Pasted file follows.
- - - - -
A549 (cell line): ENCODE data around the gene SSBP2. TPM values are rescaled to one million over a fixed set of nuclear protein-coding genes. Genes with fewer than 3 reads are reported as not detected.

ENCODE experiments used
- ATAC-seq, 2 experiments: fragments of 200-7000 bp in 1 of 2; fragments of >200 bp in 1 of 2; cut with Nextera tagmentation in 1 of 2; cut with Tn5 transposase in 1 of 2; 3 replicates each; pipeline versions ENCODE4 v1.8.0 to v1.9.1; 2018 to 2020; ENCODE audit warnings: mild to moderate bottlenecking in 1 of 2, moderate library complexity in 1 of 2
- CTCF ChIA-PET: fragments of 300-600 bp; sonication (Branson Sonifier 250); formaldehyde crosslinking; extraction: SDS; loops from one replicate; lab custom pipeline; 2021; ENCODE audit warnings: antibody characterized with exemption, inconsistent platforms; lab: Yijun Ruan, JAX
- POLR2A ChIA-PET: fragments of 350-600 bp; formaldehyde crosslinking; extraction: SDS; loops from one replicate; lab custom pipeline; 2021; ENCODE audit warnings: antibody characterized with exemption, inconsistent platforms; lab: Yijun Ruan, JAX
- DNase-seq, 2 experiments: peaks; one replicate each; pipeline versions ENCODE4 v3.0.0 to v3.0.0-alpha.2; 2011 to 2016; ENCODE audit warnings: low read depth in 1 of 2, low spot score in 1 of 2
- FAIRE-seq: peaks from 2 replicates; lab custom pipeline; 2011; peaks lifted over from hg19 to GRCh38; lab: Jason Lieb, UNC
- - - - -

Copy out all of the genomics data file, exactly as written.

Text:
A549 (cell line): ENCODE data around the gene SSBP2. TPM values are rescaled to one million over a fixed set of nuclear protein-coding genes. Genes with fewer than 3 reads are reported as not detected.

ENCODE experiments used
- ATAC-seq, 2 experiments: fragments of 200-7000 bp in 1 of 2; fragments of >200 bp in 1 of 2; cut with Nextera tagmentation in 1 of 2; cut with Tn5 transposase in 1 of 2; 3 replicates each; pipeline versions ENCODE4 v1.8.0 to v1.9.1; 2018 to 2020; ENCODE audit warnings: mild to moderate bottlenecking in 1 of 2, moderate library complexity in 1 of 2
- CTCF ChIA-PET: fragments of 300-600 bp; sonication (Branson Sonifier 250); formaldehyde crosslinking; extraction: SDS; loops from one replicate; lab custom pipeline; 2021; ENCODE audit warnings: antibody characterized with exemption, inconsistent platforms; lab: Yijun Ruan, JAX
- POLR2A ChIA-PET: fragments of 350-600 bp; formaldehyde crosslinking; extraction: SDS; loops from one replicate; lab custom pipeline; 2021; ENCODE audit warnings: antibody characterized with exemption, inconsistent platforms; lab: Yijun Ruan, JAX
- DNase-seq, 2 experiments: peaks; one replicate each; pipeline versions ENCODE4 v3.0.0 to v3.0.0-alpha.2; 2011 to 2016; ENCODE audit warnings: low read depth in 1 of 2, low spot score in 1 of 2
- FAIRE-seq: peaks from 2 replicates; lab custom pipeline; 2011; peaks lifted over from hg19 to GRCh38; lab: Jason Lieb, UNC